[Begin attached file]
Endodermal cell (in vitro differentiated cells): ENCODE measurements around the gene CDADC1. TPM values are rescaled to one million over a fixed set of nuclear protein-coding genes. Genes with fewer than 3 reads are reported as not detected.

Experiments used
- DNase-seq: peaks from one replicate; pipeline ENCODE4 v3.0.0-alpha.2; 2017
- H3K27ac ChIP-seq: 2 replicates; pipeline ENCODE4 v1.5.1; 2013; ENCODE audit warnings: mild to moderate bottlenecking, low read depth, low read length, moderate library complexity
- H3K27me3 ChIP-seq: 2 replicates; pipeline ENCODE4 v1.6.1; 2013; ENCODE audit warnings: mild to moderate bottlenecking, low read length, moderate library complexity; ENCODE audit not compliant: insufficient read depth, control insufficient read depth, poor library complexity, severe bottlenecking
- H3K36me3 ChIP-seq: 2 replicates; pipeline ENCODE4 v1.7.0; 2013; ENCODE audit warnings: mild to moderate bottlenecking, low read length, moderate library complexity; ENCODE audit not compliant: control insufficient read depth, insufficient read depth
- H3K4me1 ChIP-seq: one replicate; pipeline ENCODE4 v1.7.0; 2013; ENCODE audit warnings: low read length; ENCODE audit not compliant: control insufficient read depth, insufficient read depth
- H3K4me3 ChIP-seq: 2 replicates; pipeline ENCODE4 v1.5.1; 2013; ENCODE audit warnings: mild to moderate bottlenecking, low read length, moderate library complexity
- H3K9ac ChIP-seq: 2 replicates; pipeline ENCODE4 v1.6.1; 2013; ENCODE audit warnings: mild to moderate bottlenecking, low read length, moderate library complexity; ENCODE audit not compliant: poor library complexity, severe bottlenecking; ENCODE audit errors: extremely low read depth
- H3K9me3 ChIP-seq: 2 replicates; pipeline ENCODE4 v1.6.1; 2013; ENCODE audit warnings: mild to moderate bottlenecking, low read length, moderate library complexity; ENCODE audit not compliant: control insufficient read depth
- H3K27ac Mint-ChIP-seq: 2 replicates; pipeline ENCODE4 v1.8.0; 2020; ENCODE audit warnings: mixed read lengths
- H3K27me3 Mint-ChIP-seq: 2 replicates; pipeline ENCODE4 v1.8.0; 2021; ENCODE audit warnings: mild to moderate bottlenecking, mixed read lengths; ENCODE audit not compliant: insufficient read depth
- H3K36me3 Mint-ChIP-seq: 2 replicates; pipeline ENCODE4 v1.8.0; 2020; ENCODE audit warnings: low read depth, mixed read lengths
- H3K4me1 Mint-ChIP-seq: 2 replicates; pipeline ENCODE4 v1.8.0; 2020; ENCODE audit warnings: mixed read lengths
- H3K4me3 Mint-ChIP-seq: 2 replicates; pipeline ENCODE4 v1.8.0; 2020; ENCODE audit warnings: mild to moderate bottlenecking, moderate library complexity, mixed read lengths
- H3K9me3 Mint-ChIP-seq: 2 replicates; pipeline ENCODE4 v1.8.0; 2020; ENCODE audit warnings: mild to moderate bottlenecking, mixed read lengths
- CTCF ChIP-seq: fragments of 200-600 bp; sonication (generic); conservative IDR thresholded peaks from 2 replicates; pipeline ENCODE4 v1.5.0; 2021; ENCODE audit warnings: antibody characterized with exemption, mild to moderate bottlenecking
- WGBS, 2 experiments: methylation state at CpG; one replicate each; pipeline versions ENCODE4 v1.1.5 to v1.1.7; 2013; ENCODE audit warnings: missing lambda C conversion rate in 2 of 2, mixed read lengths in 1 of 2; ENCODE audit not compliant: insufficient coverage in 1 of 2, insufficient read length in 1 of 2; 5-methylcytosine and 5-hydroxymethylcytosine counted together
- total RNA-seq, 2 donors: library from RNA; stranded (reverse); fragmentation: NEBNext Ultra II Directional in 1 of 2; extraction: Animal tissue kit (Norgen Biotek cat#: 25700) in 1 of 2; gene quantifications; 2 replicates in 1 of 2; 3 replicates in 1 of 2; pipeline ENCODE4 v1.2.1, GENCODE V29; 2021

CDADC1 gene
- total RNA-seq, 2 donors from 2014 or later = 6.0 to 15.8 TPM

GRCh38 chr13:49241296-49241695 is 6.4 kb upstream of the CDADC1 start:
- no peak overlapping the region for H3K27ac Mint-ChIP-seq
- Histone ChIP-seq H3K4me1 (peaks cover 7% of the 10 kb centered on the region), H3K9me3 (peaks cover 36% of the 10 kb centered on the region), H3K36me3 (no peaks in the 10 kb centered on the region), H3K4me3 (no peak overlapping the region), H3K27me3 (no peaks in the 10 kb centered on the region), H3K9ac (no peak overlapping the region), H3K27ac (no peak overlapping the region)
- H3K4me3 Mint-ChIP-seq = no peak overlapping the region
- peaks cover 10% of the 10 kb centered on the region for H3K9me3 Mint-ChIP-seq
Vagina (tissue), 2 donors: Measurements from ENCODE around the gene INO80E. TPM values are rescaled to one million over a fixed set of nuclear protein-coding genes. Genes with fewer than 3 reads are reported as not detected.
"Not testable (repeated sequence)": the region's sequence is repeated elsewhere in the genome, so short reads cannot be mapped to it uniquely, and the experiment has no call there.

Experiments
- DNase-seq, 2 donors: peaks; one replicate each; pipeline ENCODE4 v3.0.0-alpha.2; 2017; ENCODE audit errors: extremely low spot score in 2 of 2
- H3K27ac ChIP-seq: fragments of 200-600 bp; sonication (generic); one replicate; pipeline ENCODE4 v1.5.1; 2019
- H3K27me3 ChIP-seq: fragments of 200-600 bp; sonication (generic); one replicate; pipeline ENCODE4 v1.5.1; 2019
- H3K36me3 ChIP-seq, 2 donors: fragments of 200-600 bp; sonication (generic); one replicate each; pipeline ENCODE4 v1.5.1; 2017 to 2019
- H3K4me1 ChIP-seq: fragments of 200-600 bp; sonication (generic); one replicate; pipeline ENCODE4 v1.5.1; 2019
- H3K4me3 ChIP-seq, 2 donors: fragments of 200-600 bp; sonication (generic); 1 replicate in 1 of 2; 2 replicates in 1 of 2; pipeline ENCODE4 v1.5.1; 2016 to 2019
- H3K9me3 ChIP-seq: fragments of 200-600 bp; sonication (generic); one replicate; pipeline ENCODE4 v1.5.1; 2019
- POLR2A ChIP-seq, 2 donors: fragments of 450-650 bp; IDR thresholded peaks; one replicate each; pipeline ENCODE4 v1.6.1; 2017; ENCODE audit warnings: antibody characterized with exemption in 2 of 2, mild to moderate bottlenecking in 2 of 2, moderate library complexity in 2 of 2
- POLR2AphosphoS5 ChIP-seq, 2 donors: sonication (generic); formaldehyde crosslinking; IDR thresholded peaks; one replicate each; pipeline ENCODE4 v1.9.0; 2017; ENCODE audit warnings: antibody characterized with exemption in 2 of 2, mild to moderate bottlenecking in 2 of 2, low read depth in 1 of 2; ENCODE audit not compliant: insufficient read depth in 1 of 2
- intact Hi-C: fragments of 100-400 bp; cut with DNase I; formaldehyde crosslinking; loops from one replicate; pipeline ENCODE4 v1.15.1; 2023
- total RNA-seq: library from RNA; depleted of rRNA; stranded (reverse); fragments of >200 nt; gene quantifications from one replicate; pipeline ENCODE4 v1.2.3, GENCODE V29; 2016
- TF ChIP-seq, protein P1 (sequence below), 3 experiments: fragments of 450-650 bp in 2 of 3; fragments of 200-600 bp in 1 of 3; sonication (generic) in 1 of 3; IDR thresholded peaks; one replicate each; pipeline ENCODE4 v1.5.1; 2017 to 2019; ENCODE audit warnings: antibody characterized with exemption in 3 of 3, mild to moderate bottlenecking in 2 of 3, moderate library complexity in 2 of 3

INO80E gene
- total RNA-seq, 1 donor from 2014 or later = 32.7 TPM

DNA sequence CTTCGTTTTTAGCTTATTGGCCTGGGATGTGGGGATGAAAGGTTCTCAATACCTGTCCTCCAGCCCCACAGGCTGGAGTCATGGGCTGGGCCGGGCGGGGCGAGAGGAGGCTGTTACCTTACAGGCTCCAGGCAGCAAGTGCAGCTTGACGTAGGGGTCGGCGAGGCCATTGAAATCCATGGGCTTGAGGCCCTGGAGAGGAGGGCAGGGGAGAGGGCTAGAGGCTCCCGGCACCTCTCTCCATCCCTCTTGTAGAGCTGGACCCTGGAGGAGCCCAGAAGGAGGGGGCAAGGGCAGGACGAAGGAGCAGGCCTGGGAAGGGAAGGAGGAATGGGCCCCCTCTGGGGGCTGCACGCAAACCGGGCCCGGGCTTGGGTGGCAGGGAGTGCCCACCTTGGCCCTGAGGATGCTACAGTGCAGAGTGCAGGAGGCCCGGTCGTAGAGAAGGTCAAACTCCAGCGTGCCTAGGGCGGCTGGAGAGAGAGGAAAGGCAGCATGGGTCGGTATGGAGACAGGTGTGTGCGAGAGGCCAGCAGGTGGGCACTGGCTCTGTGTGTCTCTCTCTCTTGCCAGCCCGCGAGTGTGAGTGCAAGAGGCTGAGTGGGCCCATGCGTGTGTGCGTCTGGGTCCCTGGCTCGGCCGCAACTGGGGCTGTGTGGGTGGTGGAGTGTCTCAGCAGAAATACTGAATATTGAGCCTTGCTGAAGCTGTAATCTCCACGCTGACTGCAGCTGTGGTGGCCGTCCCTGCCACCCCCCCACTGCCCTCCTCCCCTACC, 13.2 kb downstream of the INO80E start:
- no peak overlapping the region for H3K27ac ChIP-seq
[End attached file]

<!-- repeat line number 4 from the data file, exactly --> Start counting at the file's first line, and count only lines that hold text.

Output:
- H3K27ac ChIP-seq: 2 replicates; pipeline ENCODE4 v1.5.1; 2013; ENCODE audit warnings: mild to moderate bottlenecking, low read depth, low read length, moderate library complexity